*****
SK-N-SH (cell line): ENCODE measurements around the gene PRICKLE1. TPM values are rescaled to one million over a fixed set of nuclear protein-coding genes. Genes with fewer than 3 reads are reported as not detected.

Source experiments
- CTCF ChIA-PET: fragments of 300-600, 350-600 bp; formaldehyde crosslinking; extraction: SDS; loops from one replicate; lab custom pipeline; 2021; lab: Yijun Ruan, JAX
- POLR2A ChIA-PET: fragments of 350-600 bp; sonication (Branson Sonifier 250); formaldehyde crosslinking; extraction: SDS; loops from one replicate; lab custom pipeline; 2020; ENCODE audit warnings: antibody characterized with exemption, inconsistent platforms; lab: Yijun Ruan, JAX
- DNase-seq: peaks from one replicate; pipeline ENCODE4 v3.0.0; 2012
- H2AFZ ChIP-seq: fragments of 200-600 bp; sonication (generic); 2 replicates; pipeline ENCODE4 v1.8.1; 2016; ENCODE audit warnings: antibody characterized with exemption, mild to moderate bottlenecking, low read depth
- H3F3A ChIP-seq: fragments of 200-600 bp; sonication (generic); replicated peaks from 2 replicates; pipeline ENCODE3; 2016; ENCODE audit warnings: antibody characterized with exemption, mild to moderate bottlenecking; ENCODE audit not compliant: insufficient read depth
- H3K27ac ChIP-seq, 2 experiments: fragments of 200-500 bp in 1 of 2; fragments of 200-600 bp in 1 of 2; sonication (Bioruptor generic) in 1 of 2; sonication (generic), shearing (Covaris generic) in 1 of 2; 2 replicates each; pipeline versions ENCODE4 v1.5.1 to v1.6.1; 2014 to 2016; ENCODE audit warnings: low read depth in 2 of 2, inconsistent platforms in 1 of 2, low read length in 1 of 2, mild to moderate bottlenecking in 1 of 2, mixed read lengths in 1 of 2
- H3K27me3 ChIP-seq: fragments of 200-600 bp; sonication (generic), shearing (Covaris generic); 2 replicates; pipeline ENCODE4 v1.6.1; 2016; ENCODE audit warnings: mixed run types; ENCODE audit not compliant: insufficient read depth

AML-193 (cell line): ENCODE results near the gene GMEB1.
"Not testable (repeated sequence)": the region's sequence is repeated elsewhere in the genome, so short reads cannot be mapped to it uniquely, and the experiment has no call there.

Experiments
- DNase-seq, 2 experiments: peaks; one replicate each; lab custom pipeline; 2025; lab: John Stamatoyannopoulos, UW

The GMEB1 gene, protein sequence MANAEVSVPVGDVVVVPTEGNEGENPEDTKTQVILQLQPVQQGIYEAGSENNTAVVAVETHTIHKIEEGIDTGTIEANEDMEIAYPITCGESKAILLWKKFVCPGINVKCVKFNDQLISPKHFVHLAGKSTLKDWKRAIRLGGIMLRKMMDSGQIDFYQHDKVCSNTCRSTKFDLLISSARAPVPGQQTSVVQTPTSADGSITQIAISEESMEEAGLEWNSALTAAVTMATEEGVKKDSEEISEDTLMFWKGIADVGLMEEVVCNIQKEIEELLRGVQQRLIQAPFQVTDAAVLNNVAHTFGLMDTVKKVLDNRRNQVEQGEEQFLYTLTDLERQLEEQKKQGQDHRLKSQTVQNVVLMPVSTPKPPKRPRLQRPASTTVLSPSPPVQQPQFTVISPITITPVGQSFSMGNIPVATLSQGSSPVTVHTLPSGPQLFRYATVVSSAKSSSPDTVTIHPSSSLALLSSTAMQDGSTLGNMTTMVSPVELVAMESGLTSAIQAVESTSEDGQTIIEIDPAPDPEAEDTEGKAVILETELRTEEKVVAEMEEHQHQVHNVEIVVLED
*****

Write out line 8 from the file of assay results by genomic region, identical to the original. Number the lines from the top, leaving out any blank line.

- H3K27ac ChIP-seq, 2 experiments: fragments of 200-500 bp in 1 of 2; fragments of 200-600 bp in 1 of 2; sonication (Bioruptor generic) in 1 of 2; sonication (generic), shearing (Covaris generic) in 1 of 2; 2 replicates each; pipeline versions ENCODE4 v1.5.1 to v1.6.1; 2014 to 2016; ENCODE audit warnings: low read depth in 2 of 2, inconsistent platforms in 1 of 2, low read length in 1 of 2, mild to moderate bottlenecking in 1 of 2, mixed read lengths in 1 of 2